Casino spread like wildfire – more than Danzón, Son, or Rumba ever did in previous generations – not because of the Social Clubs that gave it its name back in the 50's (many of them were shut down during the transition), but within Becas estudiantiles (intern schools). Here, students from all over the country would be interned in co-ed schools away from their families. After working on the fields and taking classes during the day, evenings and weekends at the dorms provided the ideal fertile ground to socialize and dance Rueda de Casino. Students could return monthly back to their families and neighborhoods, where they could share with family and friends the moves they had learned. Although Son and Casino had been danced by older generations in the 50's and 60's, Casino really took off with the 70's generation, those who were teens at the time regardless of race, region or or wealth. This allowed casino to be far more consistent among different regions in Cuba since the Becas acted as hubs.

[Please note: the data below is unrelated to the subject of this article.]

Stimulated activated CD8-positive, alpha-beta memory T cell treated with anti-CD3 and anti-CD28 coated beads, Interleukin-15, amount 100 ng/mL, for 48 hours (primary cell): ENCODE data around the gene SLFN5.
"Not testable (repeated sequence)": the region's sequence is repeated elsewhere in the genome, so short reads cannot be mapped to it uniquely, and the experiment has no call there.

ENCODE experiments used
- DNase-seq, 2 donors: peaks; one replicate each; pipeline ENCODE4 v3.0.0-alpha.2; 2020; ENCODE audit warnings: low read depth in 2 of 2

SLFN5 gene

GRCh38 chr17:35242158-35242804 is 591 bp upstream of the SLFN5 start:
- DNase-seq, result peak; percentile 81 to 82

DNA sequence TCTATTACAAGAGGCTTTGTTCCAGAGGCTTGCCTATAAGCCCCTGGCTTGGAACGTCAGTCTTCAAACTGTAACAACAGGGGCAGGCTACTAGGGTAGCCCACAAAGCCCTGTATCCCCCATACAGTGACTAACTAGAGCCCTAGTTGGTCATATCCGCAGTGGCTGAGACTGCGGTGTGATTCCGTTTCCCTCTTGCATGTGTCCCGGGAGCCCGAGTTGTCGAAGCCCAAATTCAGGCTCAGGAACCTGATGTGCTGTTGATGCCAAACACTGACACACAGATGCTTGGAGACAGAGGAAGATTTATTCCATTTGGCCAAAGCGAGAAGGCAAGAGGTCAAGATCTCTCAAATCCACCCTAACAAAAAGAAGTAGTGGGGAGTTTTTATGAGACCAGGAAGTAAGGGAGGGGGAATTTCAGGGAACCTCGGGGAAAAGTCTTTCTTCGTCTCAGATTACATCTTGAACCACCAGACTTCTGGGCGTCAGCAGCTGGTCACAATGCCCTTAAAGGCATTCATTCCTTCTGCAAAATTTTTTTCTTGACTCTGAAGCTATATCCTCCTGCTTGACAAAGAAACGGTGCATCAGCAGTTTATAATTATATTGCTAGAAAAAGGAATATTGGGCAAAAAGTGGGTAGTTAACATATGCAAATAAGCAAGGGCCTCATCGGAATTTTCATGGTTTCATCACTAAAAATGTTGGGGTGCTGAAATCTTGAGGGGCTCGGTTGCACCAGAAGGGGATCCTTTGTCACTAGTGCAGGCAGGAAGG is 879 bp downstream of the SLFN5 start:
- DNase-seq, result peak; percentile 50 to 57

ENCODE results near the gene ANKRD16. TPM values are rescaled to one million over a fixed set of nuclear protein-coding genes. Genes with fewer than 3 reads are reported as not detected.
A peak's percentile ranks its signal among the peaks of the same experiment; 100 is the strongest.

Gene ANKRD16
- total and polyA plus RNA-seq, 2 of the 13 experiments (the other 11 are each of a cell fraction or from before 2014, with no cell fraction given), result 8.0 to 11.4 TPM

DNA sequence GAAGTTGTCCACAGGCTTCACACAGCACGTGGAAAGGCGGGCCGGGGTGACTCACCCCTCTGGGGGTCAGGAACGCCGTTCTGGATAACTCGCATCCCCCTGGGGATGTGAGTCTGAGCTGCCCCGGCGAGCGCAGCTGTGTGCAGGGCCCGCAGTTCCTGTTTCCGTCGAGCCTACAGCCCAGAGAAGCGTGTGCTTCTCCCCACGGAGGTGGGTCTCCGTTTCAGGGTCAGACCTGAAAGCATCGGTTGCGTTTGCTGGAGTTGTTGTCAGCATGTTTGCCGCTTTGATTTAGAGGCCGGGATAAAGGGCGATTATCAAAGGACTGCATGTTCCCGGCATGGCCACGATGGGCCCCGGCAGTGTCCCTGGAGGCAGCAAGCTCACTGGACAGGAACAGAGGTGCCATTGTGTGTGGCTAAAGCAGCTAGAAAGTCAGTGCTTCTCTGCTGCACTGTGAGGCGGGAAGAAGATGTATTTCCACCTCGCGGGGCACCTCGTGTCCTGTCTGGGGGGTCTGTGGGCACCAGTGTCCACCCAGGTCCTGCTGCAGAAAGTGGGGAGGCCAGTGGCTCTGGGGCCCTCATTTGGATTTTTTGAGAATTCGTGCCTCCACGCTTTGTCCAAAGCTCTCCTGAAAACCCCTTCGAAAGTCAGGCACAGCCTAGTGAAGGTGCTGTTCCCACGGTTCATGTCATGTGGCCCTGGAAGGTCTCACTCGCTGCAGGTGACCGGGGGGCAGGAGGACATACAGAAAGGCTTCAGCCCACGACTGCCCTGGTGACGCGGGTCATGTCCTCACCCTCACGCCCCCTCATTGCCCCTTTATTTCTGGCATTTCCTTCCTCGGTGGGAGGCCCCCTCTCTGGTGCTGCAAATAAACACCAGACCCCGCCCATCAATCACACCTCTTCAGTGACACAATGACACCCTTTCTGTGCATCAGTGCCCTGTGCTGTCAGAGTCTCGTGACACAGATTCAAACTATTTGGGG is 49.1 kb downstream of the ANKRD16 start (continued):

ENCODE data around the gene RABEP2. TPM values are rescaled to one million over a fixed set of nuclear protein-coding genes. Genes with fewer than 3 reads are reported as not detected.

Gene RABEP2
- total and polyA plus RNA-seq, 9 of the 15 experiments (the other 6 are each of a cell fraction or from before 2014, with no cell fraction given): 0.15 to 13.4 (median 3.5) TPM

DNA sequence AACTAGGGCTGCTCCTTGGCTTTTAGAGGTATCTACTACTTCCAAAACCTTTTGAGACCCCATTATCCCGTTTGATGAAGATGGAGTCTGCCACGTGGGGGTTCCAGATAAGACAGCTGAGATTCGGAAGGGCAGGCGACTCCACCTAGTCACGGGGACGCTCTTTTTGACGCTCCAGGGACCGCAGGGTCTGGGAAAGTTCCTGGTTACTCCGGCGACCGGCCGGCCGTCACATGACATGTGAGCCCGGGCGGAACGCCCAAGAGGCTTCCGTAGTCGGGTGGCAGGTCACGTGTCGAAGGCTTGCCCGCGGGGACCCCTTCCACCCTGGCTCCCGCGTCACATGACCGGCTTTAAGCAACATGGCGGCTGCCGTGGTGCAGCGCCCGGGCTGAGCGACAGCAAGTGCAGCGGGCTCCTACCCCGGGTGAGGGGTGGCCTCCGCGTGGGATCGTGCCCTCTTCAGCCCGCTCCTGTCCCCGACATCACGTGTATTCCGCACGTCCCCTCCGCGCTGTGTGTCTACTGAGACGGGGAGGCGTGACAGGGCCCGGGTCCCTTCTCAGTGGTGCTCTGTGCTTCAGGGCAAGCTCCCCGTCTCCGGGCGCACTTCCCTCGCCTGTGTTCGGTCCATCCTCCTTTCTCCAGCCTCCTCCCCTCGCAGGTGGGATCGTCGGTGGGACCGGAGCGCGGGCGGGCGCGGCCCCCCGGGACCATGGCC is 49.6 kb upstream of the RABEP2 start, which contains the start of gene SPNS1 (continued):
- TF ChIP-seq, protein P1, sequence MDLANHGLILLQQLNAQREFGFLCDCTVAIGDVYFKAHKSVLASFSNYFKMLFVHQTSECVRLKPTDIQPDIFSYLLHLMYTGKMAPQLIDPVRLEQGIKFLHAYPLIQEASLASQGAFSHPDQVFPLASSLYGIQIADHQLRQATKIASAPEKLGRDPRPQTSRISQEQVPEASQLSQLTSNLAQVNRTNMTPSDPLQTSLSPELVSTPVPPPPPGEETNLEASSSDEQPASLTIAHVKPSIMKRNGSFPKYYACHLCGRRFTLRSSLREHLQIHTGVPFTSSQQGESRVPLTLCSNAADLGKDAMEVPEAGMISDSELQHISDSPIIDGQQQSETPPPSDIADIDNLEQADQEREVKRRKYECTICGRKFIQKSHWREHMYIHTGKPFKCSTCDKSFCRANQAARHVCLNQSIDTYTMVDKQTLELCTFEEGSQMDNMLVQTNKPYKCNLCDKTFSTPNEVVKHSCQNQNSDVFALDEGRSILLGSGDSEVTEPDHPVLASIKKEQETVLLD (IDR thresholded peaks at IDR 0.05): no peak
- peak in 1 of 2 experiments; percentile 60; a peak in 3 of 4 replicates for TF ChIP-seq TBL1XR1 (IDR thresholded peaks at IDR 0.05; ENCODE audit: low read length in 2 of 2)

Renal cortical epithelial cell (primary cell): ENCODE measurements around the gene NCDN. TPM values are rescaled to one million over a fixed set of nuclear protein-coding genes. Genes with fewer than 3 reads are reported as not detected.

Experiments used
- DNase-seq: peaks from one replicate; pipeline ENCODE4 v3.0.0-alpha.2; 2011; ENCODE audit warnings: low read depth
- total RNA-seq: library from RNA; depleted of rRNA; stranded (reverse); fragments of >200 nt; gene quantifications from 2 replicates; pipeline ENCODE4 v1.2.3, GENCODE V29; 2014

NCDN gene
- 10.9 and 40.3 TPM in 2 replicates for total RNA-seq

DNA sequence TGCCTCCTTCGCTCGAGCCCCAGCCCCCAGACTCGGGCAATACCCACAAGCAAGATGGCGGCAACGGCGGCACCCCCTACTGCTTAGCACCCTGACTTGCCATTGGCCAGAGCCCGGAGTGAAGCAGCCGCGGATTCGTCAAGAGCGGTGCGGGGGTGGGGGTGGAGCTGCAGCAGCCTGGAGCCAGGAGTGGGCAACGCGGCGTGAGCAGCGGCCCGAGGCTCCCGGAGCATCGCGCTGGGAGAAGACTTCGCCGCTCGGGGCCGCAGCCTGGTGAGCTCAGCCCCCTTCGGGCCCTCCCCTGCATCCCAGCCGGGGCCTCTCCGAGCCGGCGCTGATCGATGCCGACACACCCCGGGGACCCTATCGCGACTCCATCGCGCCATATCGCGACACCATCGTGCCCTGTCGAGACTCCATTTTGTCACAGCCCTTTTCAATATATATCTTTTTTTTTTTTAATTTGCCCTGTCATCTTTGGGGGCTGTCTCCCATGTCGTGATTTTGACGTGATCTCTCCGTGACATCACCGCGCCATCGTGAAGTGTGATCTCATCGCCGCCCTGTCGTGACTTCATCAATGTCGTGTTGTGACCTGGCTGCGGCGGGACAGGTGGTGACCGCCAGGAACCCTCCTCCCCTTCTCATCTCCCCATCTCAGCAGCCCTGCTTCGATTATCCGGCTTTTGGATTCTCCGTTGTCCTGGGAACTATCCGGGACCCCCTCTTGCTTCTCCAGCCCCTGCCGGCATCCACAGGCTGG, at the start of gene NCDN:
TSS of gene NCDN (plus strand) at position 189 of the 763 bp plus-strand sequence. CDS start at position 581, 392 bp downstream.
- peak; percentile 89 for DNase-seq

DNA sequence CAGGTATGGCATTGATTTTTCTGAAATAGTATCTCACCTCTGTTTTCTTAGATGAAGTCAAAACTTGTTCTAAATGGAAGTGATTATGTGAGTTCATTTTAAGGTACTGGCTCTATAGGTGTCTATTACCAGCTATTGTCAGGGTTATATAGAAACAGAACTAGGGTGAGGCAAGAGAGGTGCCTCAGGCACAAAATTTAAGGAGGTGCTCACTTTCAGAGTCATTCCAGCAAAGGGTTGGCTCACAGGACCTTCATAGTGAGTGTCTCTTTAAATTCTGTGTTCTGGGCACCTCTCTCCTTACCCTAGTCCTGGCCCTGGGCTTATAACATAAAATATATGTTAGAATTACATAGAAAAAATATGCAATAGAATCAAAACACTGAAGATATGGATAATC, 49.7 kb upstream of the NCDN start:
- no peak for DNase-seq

In this way, dancing Casino became mainstream to the point the average Cuban has at least a fundamental idea of how to dance, since they are exposed to Casino dancing from an early age, either throughs school, their friends, family members and neighbors. Of course not every Cuban is an accomplished dancer. Casino is danced at parties, night clubs, quinceañeras, social events, Becas Estudiantiles, on TV, etc. Yet it was never formalized as an artistic or folkloric dance in the way that Orishas and Rumba was through the Ministry of Culture.

Structurally, you can better understand the adaptation of Son Urbano figures to Casino, by comparing how the original Son Figure (such as Enchufa or Dile Que No) differ from their Casino version after 20+ years of millions of people trying to dance in a Rueda to Songo music (as opposed to older Son Montuno with clear clave percussion). Naturally, the figures became more circular, and the followers, who had to change partners after each figure, started to optimize their steps to be more efficient and allow better traveling to always move forward and eliminate stepping back.